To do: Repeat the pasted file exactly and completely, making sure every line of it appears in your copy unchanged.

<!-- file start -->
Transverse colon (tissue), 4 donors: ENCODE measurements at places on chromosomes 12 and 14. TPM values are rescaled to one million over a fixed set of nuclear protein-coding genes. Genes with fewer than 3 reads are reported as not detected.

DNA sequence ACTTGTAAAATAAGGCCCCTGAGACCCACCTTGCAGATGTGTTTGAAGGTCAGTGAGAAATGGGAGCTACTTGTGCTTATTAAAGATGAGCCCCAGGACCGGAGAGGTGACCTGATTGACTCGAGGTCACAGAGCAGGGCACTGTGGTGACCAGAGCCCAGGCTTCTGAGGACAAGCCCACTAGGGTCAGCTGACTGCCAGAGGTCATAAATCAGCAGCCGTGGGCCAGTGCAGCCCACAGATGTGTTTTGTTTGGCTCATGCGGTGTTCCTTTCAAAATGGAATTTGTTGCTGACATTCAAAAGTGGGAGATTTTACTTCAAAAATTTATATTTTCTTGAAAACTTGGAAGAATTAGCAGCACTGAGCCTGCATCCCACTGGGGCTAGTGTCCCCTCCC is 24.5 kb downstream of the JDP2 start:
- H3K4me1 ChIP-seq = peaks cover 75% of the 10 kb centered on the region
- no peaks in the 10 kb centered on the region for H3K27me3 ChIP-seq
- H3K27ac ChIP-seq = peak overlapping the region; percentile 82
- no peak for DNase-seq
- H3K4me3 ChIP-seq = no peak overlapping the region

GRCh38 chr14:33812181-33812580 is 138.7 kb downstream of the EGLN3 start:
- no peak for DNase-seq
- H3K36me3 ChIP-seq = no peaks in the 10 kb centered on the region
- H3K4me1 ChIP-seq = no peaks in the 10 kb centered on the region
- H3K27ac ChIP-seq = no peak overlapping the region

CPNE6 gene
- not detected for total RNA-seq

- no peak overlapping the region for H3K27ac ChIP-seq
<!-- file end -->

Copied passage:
Transverse colon (tissue), 4 donors: ENCODE measurements at places on chromosomes 12 and 14. TPM values are rescaled to one million over a fixed set of nuclear protein-coding genes. Genes with fewer than 3 reads are reported as not detected.

DNA sequence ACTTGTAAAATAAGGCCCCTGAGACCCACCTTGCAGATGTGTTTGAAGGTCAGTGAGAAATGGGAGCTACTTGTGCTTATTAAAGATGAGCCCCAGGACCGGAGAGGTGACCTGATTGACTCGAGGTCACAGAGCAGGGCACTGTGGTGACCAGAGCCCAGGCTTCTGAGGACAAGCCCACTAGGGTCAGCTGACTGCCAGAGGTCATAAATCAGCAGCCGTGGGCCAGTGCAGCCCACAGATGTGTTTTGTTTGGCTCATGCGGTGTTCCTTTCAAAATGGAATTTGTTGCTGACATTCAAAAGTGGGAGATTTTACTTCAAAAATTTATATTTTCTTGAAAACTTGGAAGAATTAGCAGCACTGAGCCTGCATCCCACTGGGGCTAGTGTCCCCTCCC is 24.5 kb downstream of the JDP2 start:
- H3K4me1 ChIP-seq = peaks cover 75% of the 10 kb centered on the region
- no peaks in the 10 kb centered on the region for H3K27me3 ChIP-seq
- H3K27ac ChIP-seq = peak overlapping the region; percentile 82
- no peak for DNase-seq
- H3K4me3 ChIP-seq = no peak overlapping the region

GRCh38 chr14:33812181-33812580 is 138.7 kb downstream of the EGLN3 start:
- no peak for DNase-seq
- H3K36me3 ChIP-seq = no peaks in the 10 kb centered on the region
- H3K4me1 ChIP-seq = no peaks in the 10 kb centered on the region
- H3K27ac ChIP-seq = no peak overlapping the region

CPNE6 gene
- not detected for total RNA-seq

- no peak overlapping the region for H3K27ac ChIP-seq